Remember the "cablecar" incident in 1999? It's deja vu all over again

The Guardian:

"A tidal wave of anti-American fury was building up in Italy last night (Thursday) after it was learnt that a court martial in the USA had acquitted the pilot whose plane cut through a cable car line last year sending 20 passengers to their death.

A US military jury in North Carolina yesterday acquitted Richard Ashby, a marine captain who was piloting the Navy ?Prowler? jet that sliced through cables at a ski-resort in a valley near Cavalese in the Italian Alps on February 3 last year."

Or who could forget the straffing incident in Afghanistan that killed Canadian soldiers


"A military hearing officer Thursday recommended against court-martialing two U.S. pilots who killed four Canadian soldiers in Afghanistan last year in a friendly-fire bombing one of the men blamed on the "fog of war."

Although Col. Patrick Rosenow said there was enough evidence to court-martial both pilots, he said "non-judicial or administrative punishment would maintain the interests of good order and discipline." Rosenow presided over the nine-day investigative hearing in January."

And then of course there's the big whitewash in the Abu Ghraib scannal.


"An Army inspector general's report has cleared senior Army officers of wrongdoing in the abuse of military prisoners in Iraq and elsewhere, government officials familiar with the findings said yesterday.

The only Army general officer recommended for punishment for the failures that led to abuses at the Abu Ghraib prison and other facilities in Iraq and Afghanistan is Brig. Gen. Janis L. Karpinski [Scapegoat/woman.], who was in charge of U.S. prison facilities in Iraq as commander of the 800th Military Police Brigade in late 2003 and early 2004. Several sources said Karpinski is expected to receive an administrative reprimand for dereliction of duty.

...the inspector general's was designed to be the Army's final word on the responsibility of senior leadership in relation to the abuses. It was the only investigation designed to assign blame, if any, within the Army's senior leadership."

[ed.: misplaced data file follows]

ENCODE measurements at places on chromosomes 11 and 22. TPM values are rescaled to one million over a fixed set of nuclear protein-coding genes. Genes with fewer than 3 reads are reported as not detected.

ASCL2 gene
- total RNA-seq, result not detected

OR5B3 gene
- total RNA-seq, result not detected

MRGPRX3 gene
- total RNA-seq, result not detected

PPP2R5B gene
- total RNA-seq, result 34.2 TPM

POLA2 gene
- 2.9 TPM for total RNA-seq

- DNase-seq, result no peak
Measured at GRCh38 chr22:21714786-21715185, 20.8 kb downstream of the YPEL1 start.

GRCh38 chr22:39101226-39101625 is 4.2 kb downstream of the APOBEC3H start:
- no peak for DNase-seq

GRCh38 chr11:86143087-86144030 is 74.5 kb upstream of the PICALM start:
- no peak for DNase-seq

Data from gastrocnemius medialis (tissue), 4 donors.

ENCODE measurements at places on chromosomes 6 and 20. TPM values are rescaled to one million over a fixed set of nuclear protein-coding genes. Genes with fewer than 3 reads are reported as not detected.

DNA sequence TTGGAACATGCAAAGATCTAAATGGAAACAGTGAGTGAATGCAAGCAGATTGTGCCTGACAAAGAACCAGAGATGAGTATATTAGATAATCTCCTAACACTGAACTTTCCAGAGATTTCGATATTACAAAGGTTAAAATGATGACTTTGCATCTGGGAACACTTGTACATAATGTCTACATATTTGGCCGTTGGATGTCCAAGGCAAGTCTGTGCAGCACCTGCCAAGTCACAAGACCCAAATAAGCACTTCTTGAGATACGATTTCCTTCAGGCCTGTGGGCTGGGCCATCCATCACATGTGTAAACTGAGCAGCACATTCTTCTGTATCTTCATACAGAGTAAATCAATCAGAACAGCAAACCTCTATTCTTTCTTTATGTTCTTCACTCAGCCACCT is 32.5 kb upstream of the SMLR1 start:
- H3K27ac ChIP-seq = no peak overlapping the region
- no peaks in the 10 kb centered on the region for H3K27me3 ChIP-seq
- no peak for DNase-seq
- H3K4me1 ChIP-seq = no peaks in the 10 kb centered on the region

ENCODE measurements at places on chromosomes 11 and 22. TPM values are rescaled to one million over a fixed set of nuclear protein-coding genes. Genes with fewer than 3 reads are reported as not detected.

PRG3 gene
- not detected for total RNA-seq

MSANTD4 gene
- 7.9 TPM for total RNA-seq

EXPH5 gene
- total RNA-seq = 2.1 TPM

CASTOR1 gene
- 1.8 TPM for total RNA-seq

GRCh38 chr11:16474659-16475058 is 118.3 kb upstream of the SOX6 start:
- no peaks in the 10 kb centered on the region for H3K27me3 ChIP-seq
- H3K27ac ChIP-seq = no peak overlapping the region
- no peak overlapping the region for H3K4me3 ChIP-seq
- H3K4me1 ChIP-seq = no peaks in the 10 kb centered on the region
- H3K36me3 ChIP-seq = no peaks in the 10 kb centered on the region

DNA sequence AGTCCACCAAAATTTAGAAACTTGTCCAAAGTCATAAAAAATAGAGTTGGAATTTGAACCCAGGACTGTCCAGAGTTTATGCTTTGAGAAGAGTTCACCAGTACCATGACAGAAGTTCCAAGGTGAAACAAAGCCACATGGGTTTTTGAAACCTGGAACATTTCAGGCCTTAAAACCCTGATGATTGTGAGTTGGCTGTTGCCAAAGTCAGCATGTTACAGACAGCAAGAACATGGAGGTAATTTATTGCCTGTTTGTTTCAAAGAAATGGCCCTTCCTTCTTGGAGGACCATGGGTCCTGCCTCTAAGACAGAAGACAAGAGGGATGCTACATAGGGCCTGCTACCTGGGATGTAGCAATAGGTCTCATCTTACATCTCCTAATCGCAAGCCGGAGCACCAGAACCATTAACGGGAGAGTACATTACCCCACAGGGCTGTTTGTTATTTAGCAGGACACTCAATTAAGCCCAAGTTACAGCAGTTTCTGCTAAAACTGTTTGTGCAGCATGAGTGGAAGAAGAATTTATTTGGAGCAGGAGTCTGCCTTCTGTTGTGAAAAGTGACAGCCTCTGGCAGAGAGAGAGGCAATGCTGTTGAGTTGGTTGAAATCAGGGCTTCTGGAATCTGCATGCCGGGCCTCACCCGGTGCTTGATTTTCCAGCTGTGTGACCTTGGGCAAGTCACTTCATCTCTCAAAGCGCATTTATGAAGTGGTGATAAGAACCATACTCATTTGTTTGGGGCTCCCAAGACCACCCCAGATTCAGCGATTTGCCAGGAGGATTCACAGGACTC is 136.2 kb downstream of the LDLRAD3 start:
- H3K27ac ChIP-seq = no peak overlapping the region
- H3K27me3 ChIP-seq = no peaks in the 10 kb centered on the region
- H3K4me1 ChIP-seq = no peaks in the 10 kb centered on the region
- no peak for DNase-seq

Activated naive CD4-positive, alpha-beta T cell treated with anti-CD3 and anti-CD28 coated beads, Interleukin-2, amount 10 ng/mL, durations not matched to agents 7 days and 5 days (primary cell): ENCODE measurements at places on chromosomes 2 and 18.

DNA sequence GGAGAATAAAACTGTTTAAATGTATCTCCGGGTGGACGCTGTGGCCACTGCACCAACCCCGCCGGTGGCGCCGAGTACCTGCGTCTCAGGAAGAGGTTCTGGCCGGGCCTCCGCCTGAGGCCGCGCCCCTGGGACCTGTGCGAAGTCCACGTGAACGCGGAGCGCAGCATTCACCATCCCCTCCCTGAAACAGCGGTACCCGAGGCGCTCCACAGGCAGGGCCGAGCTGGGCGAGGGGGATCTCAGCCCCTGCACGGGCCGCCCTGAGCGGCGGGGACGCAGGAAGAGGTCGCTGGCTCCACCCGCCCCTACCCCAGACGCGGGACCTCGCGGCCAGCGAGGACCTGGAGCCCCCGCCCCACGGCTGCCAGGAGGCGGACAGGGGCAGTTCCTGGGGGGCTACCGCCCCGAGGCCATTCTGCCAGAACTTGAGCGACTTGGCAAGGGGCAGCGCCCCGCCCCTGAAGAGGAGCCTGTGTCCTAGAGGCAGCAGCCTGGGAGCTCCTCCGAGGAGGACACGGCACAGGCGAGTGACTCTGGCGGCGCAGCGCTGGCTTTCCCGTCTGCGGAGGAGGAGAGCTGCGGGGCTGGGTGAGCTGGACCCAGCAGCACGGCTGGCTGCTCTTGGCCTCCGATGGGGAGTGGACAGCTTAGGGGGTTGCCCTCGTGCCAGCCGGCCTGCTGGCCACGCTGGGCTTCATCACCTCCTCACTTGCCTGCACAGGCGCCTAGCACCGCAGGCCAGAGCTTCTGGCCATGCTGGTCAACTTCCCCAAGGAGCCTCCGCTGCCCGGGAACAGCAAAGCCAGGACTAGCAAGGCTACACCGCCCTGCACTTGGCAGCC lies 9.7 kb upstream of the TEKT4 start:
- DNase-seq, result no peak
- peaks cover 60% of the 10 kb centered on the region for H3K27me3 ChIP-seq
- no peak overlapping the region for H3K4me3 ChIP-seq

So that's that. A few NCOs and PFCs get the hammer and the big shots get a pass.

Posted by bushmeister0 at 1:00 PM EDT
Updated: Tuesday, 26 April 2005 1:03 PM EDT
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Monday, 25 April 2005
BBQ pork is off the menu, but there's oil for all!
Topic: The Saudis

The WaPo reports today the president seeks relief from the Saudis.

We're seeking releif from the mainspring of terroristim in the world. America standing tall!

What about terrorism anyway? "Bush's White House-based homeland security adviser, Fran Townsend, is meeting with her Saudi counterparts on the sidelines." Wouldn't want to offend his royal highness, his hands are on the spigot.

"The global cost of oil will be at the top of Bush's agenda..." Of course, what elese would you talk to the Saudis about?

But the "president...said he's looking for "a straight answer" on how close the Saudis are to reaching production capacity. "I don't think they're pumping flat out," Bush said." [Who would know better about pumping oil?]

There will be no press conference at the ranch. Seems "Abdullah rarely talks with reporters." When you're a total autocrat, you don't have to.

Never mind, though, we're all friends. The Post goes on, "despite the difficult matters, Robert Jordan, a former U.S. ambassador to Saudi Arabia, said the stage is set for a much friendlier meeting Monday than three years ago when Abdullah first visited the ranch

What the Post forgot to mention is that Robert Jordan worked for Baker-Botts who are defending the Saudis against the 9-11 families who are suing the Saudis for 9-11. And, oh by the way, he was Bush's lawyer when he was under investigation by the SEC for that "mix up" over his Harkin Energy Stocks.

Michael Isikoff in Newsweek wrote in 2003:

"April 16 - After months of working below the radar, a huge U.S. legal team hired by the Kingdom of Saudi Arabia has sprung into action and begun a major counteroffensive against a landmark lawsuit seeking $1 trillion in damages on behalf of the victims of the September 11 terror attacks.